Building on last year’s successful inaugural event, Heritage Day at Marsh Creek State Park this October will feature more of the Stone House, the park and the sort of entertainment locals enjoyed there in days gone by.
Ground-floor windows in the 159-year-old structure built by John Marsh, Contra County’s first American settler, will be opened, and the public will be able to walk right up to the building and look at some of the 7,000 square feet of space inside.
“It won’t be possible to enter the building because the stabilization work is still going on, but the windows are six feet tall and provide a good view of the rooms inside,” said Trust Executive Director Rick Lemyre. “Visitors will also be able to see the detail of the original clay porch tiles and the hand-tooled sandstone used to build the house.”
Heritage Day 2015 will run from 10 a.m. to 4 p.m. on Saturday, Oct. 17. The event will also include a performance by the Brentwood Concert Band, the East County community band under the direction of Sue Stuart and Carey Hurst. Reminiscent of days when community bands performed in public places — including the Stone House — the band will play period pieces like those performed in the late 19th and early/mid- 20th Centuries.
Another first for this year’s event will be an exploration of parts of the park usually inaccessible to the public. A guided hike will allow visitors to enjoy the landscape, wildlife and views in parts of the park, which is planned to eventually include 70 miles of trails.
Attractions from last year’s event will also return, including performances and presentations on the former Native American inhabitants of the area, the pre-statehood Californio period, and the Westward Movement triggered by Marsh’s letters back east encouraging settlers to come to California years before gold was discovered. Educational kids’activities will include excavating “artifacts” from midden boxes located near the site of 7,000-year-old archaeology discovered near the house.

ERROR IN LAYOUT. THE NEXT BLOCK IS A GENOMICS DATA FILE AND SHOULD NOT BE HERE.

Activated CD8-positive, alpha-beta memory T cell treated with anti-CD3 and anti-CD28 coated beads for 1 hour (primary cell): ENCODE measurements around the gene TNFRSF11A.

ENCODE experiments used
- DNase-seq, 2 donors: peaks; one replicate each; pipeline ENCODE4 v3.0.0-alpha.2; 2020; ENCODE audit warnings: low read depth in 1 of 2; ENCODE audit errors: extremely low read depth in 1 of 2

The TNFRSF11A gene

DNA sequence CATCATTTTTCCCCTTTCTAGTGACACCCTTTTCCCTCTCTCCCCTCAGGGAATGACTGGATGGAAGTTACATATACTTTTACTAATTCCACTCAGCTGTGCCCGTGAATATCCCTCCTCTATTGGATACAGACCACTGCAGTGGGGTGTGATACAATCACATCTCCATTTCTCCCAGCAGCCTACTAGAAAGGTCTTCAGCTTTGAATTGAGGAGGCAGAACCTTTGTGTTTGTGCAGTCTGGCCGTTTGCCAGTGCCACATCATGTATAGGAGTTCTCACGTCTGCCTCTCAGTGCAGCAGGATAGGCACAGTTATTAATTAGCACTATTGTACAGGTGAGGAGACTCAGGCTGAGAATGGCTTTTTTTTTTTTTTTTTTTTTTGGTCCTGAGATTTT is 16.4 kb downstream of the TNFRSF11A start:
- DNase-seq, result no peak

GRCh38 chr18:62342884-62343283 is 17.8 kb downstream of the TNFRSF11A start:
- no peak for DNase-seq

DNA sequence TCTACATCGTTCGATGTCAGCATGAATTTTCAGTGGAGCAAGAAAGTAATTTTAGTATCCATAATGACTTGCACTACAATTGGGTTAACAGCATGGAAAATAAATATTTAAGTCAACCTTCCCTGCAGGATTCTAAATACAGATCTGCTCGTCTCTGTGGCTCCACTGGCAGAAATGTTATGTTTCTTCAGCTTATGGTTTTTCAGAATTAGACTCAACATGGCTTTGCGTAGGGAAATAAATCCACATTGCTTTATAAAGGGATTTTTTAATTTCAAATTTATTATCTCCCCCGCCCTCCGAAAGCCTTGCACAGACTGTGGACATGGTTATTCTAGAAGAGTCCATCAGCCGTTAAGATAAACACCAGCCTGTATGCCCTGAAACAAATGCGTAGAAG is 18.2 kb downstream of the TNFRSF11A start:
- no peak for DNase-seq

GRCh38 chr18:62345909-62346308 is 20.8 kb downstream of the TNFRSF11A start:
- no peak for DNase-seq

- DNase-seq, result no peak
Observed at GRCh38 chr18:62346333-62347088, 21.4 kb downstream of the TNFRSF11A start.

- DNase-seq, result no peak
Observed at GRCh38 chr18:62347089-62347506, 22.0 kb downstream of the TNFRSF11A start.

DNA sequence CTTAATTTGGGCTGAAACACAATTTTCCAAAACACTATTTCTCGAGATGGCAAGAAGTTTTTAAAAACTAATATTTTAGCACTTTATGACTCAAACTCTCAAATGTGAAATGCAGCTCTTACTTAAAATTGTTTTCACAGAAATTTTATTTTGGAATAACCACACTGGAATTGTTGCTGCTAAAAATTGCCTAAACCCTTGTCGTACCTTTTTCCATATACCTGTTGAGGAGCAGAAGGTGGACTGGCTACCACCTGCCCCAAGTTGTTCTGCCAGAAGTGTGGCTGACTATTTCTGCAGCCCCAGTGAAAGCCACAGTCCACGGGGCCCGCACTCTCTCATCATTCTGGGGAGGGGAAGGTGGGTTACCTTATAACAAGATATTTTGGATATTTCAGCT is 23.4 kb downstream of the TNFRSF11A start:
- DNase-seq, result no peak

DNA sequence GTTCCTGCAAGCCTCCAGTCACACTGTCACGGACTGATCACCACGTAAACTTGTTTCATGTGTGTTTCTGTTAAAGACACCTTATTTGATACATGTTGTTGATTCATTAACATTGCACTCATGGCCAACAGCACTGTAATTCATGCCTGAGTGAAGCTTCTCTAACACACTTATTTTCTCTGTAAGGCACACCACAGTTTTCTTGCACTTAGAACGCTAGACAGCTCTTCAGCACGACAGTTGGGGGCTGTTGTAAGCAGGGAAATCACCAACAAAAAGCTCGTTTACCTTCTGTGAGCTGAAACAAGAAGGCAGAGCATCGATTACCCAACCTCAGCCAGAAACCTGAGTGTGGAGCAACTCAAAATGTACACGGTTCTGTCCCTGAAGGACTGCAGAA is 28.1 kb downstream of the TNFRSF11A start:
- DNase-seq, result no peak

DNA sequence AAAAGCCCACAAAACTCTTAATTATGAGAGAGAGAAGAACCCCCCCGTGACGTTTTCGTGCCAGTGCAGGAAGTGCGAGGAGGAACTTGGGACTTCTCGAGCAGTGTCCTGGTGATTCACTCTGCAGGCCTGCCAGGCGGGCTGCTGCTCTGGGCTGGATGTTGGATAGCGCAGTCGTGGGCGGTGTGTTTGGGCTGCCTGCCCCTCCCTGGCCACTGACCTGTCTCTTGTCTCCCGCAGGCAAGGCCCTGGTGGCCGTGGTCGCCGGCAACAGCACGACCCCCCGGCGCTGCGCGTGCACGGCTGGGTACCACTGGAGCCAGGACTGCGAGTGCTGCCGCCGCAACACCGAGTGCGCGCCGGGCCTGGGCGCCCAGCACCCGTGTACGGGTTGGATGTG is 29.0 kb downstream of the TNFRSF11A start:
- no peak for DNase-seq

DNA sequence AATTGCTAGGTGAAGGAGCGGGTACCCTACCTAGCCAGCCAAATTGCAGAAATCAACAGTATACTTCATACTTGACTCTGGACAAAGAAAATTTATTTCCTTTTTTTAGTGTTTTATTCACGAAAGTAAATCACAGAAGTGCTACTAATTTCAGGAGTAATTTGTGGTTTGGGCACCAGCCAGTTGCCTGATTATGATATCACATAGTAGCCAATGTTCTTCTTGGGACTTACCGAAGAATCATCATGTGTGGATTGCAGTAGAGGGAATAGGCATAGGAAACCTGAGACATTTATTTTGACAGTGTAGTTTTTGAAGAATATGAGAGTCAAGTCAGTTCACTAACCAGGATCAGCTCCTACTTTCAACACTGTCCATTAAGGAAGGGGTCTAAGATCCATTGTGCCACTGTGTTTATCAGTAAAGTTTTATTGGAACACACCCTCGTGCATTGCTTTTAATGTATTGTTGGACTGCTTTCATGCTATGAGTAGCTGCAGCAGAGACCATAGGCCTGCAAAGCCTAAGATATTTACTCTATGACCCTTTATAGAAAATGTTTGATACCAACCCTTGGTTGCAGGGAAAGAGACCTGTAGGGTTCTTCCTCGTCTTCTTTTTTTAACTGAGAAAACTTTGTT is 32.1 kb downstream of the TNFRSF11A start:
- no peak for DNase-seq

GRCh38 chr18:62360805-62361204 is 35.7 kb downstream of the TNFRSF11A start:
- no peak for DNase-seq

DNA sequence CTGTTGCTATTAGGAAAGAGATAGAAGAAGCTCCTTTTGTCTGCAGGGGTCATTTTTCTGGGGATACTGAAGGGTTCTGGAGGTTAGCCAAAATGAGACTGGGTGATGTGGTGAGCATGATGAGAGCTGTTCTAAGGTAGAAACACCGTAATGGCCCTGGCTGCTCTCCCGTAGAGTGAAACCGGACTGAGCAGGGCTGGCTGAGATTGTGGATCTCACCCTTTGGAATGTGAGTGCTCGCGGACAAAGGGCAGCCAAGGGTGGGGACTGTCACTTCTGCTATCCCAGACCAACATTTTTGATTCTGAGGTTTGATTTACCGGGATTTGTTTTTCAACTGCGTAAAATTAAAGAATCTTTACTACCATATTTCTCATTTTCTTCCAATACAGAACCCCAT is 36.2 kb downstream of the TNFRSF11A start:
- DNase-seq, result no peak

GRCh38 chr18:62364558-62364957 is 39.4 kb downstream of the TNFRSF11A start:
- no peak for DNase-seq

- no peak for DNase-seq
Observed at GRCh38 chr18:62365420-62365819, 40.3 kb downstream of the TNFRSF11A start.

“There’s so much about the history and the nature of the park we’d like to share, and we’re really only scratching the surface with a six-hour event,” Lemyre said. “We want people to know about the possibilities, and hopefully build the support needed to get the park open year-round.”
Like last year, admission to Heritage Day will be free, although donations to help support the Trust and the park will be welcomed. A $5 suggested donation for the hike will help cover costs, and root beer floats and hot dogs will be available for purchase.
The event is co-hosted by California State Parks, and local sponsors are being sought. People interested in sponsoring or volunteering to work the event should call Lemyre at 925-286-4591, or by e-mailing firstname.lastname@example.org.